of thought. However, laundry lists can only lead to operational unity
among those who give high priority to the same items. Other,
pro forma line item endorsements add up to not much more than
a well-meant "Amen."
A Common Focus
There can be no question that millions of
African Americans are eager to find their own specific mission
within the context
of a broad Black movement, as proven beyond doubt by the 1995
and 2005 "Million" rallies - events that drew multiples
of the (integrated) 1963 March on Washington crowd. The problem
is, these searchers find themselves still without a mission at
the end of the rally.
This October’s Million More Movement rally
produced a 10-point Issues
Statement, while Nation of Islam leader Min. Louis Farrakhan
offered his "Covenant
with God, Leadership and Our People." Essentially,
both documents are generalized versions of the usual laundry
lists - useful for their inclusiveness, just as the rally was
worthwhile as "a mass reaffirmation of the existence of
an African American polity, a form of Black nationhood that
yearns for unity and autonomy in the struggle against white
supremacy, and for its own sake." (see BC, "MMM:
The Quest for a Movement," October
But most of all, the huge throng wanted an action plan for New
"Katrina" was on virtually every speaker’s lips -
the crowd-arouser. From Dr. Ron Daniels, of the Institute of
the Black World, who reported that 30 heads of national Black
organizations had convened to assist the Katrina families; to
CME Bishop Henry Williamson, who assured the vast audience that
his denomination was deployed in the Gulf region in strength,
providing aid and ministry; to the (whacky) songstress Erykah
Badu, who made sense to the crowd only when she invoked "Katrina";
to Min. Farrakhan, who proposed a one dollar per week contribution
to a Millions More Movement Disaster Relief Fund; to Congressional
Black Caucus chairman Mel Watt’s announcement that the CBC would
soon introduce "a specific piece of legislation, restoring
the families of the Gulf area…a goal that is definable" -
speaker after speaker, representing the broadest spectrum of
African American sectors, disciplines and political tendencies,
made common cause with Black New Orleans.
"Katrina" - shorthand for the tortures
inflicted on the helpless by nature and man, and the planned
of a great Black city - has the potential to ignite a movement
much wider and deeper than the campaigns to Boycott South Africa
and Free Nelson Mandela, solidarity actions that breathed life
into broadly-based Black politics in the Eighties. Katrina touches
home and history, friends and family; it revealed the Black condition
in the raw. The exodus of multitudes speaks to the Old Testament
cultural framework that is wired into the consciousness of even
the most secular African American. On the scales of historical
group memory and symbolism, the five days of video-taped Black
debasement in New Orleans will weigh as heavily on the African
American psyche as the dogs and water hoses of Birmingham.
Katrina-related activities have proliferated
beyond the countable, to become an obligatory action item on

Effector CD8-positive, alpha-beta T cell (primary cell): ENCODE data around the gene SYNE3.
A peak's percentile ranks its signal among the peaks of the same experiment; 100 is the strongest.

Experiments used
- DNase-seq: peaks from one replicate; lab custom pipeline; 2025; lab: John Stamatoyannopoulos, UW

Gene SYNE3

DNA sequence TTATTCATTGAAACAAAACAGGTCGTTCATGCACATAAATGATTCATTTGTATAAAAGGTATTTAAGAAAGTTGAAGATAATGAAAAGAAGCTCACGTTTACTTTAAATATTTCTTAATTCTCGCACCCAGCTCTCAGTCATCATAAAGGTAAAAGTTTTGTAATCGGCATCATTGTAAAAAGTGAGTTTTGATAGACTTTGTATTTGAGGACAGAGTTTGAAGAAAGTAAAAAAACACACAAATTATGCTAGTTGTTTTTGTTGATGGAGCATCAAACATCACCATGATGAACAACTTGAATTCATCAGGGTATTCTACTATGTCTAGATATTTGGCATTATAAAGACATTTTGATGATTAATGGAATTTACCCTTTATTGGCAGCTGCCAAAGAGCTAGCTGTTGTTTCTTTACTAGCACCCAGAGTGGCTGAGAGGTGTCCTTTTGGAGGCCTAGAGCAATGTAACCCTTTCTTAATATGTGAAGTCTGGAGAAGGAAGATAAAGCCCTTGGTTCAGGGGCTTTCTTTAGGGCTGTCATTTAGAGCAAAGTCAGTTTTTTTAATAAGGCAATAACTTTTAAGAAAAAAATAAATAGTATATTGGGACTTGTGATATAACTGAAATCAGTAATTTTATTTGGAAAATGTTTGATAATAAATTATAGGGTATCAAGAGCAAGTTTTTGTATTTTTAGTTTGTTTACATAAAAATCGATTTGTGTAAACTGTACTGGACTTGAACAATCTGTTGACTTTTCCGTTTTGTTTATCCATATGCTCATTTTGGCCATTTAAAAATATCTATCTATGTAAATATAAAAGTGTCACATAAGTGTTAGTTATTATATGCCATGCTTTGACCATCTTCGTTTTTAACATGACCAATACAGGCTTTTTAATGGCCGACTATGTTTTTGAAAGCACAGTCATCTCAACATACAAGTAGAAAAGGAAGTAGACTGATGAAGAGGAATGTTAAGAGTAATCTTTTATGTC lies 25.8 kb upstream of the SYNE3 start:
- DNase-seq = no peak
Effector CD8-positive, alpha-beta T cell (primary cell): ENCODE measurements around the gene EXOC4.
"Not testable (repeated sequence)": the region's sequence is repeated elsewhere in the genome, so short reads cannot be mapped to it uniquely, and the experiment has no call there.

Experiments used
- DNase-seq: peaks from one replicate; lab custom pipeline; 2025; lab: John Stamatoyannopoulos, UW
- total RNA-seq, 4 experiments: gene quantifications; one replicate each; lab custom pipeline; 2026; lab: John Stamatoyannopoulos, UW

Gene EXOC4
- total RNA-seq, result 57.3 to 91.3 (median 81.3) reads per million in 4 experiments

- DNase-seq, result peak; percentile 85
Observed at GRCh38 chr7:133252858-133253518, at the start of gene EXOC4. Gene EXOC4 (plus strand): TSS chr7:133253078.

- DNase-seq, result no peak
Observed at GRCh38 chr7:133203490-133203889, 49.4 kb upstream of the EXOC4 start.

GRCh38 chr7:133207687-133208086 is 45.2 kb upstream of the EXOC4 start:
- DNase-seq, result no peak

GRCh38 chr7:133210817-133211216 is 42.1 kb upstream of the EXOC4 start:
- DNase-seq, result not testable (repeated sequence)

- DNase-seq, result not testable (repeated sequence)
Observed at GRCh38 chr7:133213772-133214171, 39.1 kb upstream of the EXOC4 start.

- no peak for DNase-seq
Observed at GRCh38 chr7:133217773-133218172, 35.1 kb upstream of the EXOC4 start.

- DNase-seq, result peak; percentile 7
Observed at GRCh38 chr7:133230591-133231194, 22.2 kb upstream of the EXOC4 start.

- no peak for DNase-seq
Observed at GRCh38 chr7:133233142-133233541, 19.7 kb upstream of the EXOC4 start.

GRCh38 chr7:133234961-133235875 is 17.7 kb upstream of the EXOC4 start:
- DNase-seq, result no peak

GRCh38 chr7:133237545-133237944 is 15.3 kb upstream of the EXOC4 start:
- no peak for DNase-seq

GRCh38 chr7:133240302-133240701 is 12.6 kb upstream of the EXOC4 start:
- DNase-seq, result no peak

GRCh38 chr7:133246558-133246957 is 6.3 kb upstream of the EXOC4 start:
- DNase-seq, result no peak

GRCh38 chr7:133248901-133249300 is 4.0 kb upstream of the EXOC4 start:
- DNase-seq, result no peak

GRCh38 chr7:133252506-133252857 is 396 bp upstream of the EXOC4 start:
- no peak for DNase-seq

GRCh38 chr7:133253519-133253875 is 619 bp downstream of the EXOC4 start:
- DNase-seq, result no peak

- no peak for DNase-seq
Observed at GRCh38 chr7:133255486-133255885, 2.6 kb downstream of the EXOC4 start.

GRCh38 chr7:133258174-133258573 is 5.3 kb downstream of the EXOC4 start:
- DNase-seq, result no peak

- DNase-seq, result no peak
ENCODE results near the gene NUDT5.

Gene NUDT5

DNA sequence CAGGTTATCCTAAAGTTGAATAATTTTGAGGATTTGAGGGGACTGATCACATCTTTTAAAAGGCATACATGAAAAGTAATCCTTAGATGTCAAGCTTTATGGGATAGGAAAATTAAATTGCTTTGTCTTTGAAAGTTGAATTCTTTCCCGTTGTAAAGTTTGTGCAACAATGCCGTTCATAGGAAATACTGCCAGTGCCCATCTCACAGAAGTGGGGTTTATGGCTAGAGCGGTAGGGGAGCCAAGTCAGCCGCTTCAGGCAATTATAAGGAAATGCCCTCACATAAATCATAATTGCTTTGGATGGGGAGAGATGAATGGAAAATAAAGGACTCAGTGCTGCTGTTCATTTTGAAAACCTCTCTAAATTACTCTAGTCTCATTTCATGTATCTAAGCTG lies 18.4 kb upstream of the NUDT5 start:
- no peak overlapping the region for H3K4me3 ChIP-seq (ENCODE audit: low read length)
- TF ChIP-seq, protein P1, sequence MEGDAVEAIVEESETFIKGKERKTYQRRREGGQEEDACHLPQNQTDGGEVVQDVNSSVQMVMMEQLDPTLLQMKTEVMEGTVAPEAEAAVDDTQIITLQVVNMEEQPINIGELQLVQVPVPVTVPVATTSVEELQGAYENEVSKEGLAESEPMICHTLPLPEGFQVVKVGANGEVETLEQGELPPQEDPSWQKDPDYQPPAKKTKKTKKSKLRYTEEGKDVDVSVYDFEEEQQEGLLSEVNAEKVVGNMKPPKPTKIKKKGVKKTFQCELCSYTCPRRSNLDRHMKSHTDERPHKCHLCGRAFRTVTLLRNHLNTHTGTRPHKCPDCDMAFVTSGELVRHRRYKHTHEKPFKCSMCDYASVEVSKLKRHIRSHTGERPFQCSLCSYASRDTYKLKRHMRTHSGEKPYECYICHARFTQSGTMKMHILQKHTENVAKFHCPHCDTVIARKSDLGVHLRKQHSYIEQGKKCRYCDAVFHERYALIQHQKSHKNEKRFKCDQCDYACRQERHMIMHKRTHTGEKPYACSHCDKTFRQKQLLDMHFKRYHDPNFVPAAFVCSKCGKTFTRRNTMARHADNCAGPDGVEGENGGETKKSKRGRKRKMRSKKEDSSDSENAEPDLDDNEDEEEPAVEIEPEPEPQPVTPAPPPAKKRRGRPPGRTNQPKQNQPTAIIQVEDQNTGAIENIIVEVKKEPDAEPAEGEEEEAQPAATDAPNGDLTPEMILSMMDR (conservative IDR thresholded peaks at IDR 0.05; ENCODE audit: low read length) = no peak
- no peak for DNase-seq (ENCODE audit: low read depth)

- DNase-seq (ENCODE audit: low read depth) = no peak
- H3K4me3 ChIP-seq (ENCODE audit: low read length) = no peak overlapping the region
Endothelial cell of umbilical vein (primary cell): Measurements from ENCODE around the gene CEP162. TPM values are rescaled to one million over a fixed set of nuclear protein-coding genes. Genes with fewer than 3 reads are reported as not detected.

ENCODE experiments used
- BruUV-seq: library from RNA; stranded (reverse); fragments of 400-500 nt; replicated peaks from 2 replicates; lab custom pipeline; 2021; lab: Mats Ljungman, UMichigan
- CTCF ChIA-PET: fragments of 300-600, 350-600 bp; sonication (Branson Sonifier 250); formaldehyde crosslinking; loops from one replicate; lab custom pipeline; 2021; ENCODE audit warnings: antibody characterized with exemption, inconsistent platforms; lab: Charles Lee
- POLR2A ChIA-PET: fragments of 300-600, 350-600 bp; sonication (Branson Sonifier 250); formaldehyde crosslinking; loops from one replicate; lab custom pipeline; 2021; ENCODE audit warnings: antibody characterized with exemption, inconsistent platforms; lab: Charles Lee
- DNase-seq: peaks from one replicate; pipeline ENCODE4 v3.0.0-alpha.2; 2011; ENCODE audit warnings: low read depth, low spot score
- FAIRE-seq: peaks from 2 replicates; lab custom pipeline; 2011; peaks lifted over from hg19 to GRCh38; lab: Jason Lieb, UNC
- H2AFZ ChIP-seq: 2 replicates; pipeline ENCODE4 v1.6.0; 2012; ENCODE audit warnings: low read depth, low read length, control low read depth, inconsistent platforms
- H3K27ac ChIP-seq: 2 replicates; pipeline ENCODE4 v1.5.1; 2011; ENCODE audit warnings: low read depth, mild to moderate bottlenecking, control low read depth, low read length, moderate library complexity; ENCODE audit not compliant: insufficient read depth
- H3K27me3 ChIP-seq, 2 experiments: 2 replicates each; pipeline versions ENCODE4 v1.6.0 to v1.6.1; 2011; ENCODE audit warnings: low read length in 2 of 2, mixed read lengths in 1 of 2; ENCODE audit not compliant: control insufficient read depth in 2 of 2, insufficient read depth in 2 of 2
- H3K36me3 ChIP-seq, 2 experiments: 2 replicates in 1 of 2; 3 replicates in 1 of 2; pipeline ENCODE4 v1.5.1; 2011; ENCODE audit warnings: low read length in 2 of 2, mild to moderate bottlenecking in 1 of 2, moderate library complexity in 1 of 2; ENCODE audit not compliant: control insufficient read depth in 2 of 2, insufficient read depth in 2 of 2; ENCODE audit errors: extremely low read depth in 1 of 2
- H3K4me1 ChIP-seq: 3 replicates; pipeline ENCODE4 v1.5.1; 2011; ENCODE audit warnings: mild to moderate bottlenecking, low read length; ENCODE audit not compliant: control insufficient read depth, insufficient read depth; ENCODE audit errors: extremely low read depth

every authentic Black
organization’s agenda. The expanding universe of Katrina projects
in some respects already resembles the pre-1960 Civil Rights
Movement - a focus of all Black people’s deep concern, but inchoate,
not yet fully formed.
In a relatively short period of time, the 1950s Civil Rights
offensive was transformed into a great engine of social change.
In the current era, however, it is the Right that is on the domestic
and global offensive. A Katrina-spawned movement will begin,
of necessity, as a broad, Black-anchored resistance.
The Fight to Return
Every strata of Black America - all of which were physically
represented on the Capitol Mall, October 15 - shared a soul-deep
identification with Mtangulizi Sanyika, of the African American
Leadership Project, as he outlined the New Orleans Citizen Bill
of Rights. In abbreviated form, the displaced citizens demand:
the right to return; to retain their right of citizenship in
the city; the right to shape and envision the future of the city;
the right to [fully] participate in the rebuilding of the city;
the right to quality goods and services; the right to affordable
neighborhoods; the right to be paid
a livable wage; the right to increased economic benefits; the
right to preferential treatment in…work associated with rebuilding
the city; the right to contracting preference; the right
to an environmentally clean and hurricane safe city; and the
right to preserve and continue the rich and diverse cultural
traditions of the city. (See the full text of the document at
the bottom of this page.)
The 12-point Bill of Rights fits wholly within
the Black Political Consensus, and could serve as a guide to
citizens of virtually
every American city. Indeed, the document contains most of the
elements of BC’s recommendations for urban "democratic
development…to preserve and further empower the huge and strategic
Black and Brown presence in the central cities" (More on
Thus, a true national movement to defend
and support the citizens of New Orleans, if sustained, would
infuse millions with the
lessons and logic of a new urban politics that elevates human
and citizenship rights above corporate rights. A movement that